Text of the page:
What clients need to know about the tax reform bill

Published
  • November 03 2017, 3:16pm EDT
Many advisors are pouring over the details of the House Republicans’ plans to revamp the tax code to see how it might affect clients. To help determine the potential impact on clients, click to see some of the main features of the bill.

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Many advisors are pouring over the details of the House Republicans’ plans to revamp the tax code to see how it might affect clients. To help determine the potential impact on clients, click to see some of the main features of the bill.

New brackets for individuals

The legislation finally specifies four new tax brackets, and their associated income levels:
* 12% for households making from $24,000 to $90,000 a year;
* 25% for households making from $90,000 to $260,000 a year;
* 35% for households making from $260,000 to $1 million a year; and,
* 39.6% for households making more than $1 million a year.

Households making less than $24,000 won’t owe any income tax.

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Raising the standard deduction

The standard deduction would rise from $6,350 to $12,000 for individuals, and from $12,700 to $24,000 for married couples.

Mortgage interest deduction

This popular deduction would be lowered to allow taxpayers to deduct up to $500,000 of mortgage debt for newly purchased homes, down from the current max of $1 million.

State and local tax deductions

The ability to write off state and local property taxes—the subject of some controversy because it particularly affects several large, high-tax states like New York and California—has been kept, but would be capped at $10,000. The deduction for income and sales taxes, however, would be repealed.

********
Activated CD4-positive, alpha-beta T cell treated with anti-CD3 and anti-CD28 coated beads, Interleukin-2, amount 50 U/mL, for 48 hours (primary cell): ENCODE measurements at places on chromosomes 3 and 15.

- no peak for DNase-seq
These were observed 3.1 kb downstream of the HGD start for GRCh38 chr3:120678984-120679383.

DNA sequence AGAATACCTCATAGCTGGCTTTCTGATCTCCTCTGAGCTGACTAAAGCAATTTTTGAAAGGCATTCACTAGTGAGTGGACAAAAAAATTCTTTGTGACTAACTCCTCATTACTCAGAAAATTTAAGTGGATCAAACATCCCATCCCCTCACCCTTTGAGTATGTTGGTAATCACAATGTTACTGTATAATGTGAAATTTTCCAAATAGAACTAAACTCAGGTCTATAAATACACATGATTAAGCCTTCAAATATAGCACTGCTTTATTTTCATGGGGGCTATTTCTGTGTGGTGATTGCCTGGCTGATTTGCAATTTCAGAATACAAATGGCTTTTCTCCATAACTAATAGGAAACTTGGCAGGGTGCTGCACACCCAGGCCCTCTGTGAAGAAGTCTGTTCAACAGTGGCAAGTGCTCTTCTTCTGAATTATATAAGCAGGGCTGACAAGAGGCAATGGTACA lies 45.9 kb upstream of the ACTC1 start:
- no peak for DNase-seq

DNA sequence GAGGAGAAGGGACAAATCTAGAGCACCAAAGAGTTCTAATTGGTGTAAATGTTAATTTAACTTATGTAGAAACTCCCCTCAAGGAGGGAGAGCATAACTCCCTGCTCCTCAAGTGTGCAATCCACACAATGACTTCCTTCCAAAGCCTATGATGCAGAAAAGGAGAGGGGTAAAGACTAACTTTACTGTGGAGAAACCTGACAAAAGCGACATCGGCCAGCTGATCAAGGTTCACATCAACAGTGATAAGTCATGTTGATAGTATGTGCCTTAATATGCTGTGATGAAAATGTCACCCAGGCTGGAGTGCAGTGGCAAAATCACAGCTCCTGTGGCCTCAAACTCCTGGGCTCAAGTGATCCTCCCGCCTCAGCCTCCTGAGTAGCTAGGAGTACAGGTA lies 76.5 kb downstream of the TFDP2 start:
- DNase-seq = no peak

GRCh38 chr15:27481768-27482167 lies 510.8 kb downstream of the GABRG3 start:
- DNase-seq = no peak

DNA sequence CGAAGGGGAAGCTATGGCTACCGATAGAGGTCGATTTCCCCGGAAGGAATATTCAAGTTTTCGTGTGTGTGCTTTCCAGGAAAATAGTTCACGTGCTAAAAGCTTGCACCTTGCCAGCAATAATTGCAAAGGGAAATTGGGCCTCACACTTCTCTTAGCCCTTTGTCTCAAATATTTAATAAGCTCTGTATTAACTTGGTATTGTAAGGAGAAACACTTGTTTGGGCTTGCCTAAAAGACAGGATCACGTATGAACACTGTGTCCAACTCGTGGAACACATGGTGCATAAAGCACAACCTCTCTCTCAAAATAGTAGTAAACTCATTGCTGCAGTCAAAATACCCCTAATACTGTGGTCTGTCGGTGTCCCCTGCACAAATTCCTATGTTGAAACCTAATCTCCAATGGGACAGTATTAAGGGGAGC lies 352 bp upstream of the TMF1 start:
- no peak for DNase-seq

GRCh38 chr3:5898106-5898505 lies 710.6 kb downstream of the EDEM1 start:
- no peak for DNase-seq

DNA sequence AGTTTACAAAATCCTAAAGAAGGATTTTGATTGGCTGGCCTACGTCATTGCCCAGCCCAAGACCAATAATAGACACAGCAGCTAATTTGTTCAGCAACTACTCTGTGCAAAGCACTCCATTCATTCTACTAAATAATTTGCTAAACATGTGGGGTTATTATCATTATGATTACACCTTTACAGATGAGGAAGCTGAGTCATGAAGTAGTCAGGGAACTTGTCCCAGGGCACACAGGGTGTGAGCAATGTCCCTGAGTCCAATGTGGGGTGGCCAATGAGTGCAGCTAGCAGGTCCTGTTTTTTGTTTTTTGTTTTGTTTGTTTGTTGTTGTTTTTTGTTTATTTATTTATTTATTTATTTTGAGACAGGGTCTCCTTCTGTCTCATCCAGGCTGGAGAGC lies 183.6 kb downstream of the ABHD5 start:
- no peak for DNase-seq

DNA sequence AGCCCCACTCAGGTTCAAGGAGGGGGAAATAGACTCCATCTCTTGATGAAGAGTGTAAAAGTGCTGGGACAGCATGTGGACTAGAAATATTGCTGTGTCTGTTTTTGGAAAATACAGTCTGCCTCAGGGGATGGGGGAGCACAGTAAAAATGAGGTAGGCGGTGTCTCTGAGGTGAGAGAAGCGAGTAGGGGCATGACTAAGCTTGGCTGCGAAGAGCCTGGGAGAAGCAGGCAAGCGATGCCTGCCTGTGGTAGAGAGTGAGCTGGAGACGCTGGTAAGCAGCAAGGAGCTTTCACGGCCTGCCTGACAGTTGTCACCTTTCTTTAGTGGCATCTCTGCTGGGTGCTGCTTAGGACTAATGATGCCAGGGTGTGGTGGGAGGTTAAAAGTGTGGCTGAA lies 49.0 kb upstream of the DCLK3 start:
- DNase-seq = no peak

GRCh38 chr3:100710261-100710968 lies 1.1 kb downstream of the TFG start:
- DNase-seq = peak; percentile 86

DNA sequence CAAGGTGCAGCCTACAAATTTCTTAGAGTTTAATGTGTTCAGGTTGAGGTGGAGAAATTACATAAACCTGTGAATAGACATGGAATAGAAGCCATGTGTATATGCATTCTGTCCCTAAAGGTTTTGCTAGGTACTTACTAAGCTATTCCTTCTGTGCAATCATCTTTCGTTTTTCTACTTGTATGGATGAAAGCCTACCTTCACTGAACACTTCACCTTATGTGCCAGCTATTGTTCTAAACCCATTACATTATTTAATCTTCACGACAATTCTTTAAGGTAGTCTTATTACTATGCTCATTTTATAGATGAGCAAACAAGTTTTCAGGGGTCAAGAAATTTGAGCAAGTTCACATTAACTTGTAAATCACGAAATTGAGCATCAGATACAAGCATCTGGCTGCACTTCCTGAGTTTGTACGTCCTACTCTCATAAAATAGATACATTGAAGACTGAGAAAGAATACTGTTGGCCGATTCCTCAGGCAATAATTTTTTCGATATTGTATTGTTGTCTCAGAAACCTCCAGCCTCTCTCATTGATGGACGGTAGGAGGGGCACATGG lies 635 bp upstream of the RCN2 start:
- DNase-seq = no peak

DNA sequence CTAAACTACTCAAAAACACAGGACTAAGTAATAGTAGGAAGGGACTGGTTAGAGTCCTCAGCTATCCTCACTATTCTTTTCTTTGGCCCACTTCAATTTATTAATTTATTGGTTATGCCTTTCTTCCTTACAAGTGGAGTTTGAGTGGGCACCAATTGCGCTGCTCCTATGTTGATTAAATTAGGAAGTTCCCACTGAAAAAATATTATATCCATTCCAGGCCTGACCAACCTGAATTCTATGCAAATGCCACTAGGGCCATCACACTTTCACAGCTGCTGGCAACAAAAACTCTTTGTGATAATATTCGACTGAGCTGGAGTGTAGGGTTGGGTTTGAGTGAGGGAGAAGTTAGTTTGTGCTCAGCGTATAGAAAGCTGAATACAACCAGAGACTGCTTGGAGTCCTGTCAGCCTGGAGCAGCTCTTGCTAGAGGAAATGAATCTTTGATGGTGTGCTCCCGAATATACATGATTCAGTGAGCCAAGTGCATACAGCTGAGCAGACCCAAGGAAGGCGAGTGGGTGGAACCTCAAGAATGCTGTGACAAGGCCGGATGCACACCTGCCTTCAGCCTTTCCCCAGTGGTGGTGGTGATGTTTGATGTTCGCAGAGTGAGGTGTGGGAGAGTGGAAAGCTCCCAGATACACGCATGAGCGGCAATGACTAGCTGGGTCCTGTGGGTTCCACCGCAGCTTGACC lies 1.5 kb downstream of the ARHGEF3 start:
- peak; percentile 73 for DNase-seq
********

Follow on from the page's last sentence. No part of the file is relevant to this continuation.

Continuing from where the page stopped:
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A new credit for families

The bill includes a new Family Credit of $300 for each parent and non-child dependent, and would expand the Child Tax Credit from $1,000 to $1,600.

Repeal of the AMT

The bill would repeal the Alternative Minimum Tax entirely.

A lingering death for the Death Tax

The bill would immediately double the current estate tax exemption of $5.49 million for individuals, but it would repeal the tax after six years.

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Things that aren’t changing

The Republican leadership pointed out that several aspects of current tax law will not change; among the most important of those are:
* The Earned Income Tax Credit will remain in place.
* Popular retirement savings options like 401(k)s and IRAs will not be affected.
* The charitable deduction will remain in place
* For businesses, the R&D credit will still be available.